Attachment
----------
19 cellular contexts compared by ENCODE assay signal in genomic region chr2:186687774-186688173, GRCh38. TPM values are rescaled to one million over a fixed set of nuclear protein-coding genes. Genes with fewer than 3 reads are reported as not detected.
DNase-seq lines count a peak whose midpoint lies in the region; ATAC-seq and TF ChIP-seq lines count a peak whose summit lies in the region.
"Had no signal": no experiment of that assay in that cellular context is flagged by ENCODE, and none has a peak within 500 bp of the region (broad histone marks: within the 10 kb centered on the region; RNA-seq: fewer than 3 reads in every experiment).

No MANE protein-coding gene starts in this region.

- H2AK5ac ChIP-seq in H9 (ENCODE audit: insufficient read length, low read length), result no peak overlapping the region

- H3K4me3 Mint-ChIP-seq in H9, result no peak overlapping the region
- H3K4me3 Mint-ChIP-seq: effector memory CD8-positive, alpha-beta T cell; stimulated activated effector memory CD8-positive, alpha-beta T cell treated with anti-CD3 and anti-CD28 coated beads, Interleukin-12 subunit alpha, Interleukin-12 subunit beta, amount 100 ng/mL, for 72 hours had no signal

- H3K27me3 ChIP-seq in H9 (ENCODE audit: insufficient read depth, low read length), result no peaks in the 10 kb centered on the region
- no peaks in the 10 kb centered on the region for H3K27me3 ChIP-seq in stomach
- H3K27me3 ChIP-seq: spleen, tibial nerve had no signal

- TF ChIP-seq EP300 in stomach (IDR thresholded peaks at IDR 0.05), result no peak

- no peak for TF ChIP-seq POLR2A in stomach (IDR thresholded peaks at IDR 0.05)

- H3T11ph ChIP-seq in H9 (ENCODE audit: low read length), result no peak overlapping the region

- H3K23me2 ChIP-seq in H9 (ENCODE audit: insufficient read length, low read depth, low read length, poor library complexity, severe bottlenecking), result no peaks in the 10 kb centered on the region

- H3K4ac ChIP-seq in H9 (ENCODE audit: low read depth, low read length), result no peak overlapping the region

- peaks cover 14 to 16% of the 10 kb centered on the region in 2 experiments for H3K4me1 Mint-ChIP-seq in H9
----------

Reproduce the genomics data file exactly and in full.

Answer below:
19 cellular contexts compared by ENCODE assay signal in genomic region chr2:186687774-186688173, GRCh38. TPM values are rescaled to one million over a fixed set of nuclear protein-coding genes. Genes with fewer than 3 reads are reported as not detected.
DNase-seq lines count a peak whose midpoint lies in the region; ATAC-seq and TF ChIP-seq lines count a peak whose summit lies in the region.
"Had no signal": no experiment of that assay in that cellular context is flagged by ENCODE, and none has a peak within 500 bp of the region (broad histone marks: within the 10 kb centered on the region; RNA-seq: fewer than 3 reads in every experiment).

No MANE protein-coding gene starts in this region.

- H2AK5ac ChIP-seq in H9 (ENCODE audit: insufficient read length, low read length), result no peak overlapping the region

- H3K4me3 Mint-ChIP-seq in H9, result no peak overlapping the region
- H3K4me3 Mint-ChIP-seq: effector memory CD8-positive, alpha-beta T cell; stimulated activated effector memory CD8-positive, alpha-beta T cell treated with anti-CD3 and anti-CD28 coated beads, Interleukin-12 subunit alpha, Interleukin-12 subunit beta, amount 100 ng/mL, for 72 hours had no signal

- H3K27me3 ChIP-seq in H9 (ENCODE audit: insufficient read depth, low read length), result no peaks in the 10 kb centered on the region
- no peaks in the 10 kb centered on the region for H3K27me3 ChIP-seq in stomach
- H3K27me3 ChIP-seq: spleen, tibial nerve had no signal

- TF ChIP-seq EP300 in stomach (IDR thresholded peaks at IDR 0.05), result no peak

- no peak for TF ChIP-seq POLR2A in stomach (IDR thresholded peaks at IDR 0.05)

- H3T11ph ChIP-seq in H9 (ENCODE audit: low read length), result no peak overlapping the region

- H3K23me2 ChIP-seq in H9 (ENCODE audit: insufficient read length, low read depth, low read length, poor library complexity, severe bottlenecking), result no peaks in the 10 kb centered on the region

- H3K4ac ChIP-seq in H9 (ENCODE audit: low read depth, low read length), result no peak overlapping the region

- peaks cover 14 to 16% of the 10 kb centered on the region in 2 experiments for H3K4me1 Mint-ChIP-seq in H9